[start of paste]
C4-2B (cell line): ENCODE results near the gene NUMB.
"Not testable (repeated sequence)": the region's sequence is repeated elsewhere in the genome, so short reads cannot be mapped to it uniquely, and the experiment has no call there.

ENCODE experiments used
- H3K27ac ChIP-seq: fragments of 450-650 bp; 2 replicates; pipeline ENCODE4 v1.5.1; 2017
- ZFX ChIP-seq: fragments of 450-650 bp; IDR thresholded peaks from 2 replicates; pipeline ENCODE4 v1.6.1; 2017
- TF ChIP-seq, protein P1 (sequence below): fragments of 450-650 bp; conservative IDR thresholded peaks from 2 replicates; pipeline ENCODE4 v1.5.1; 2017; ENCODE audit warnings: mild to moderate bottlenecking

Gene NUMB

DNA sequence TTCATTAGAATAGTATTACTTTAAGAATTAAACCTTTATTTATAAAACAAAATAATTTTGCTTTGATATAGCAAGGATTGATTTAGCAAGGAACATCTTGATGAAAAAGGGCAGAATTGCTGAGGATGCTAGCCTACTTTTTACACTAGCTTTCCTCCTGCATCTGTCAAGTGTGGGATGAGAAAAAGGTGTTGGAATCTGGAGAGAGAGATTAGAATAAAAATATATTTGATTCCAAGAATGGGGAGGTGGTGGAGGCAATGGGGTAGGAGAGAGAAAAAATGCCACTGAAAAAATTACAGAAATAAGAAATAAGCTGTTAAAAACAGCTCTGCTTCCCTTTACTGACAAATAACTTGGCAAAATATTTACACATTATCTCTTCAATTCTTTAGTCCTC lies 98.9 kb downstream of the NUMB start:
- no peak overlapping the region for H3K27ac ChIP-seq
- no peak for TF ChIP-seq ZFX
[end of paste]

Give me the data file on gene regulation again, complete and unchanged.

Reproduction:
C4-2B (cell line): ENCODE results near the gene NUMB.
"Not testable (repeated sequence)": the region's sequence is repeated elsewhere in the genome, so short reads cannot be mapped to it uniquely, and the experiment has no call there.

ENCODE experiments used
- H3K27ac ChIP-seq: fragments of 450-650 bp; 2 replicates; pipeline ENCODE4 v1.5.1; 2017
- ZFX ChIP-seq: fragments of 450-650 bp; IDR thresholded peaks from 2 replicates; pipeline ENCODE4 v1.6.1; 2017
- TF ChIP-seq, protein P1 (sequence below): fragments of 450-650 bp; conservative IDR thresholded peaks from 2 replicates; pipeline ENCODE4 v1.5.1; 2017; ENCODE audit warnings: mild to moderate bottlenecking

Gene NUMB

DNA sequence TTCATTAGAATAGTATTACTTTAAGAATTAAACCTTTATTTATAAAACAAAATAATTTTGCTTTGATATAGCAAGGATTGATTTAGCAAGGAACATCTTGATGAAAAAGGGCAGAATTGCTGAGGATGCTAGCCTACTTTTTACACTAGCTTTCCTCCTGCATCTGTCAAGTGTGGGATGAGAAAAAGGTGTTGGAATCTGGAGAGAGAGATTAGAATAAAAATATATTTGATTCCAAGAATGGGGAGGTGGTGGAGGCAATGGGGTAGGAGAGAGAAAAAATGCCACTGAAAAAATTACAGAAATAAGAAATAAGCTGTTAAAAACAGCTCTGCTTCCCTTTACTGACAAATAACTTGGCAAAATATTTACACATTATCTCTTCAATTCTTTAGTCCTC lies 98.9 kb downstream of the NUMB start:
- no peak overlapping the region for H3K27ac ChIP-seq
- no peak for TF ChIP-seq ZFX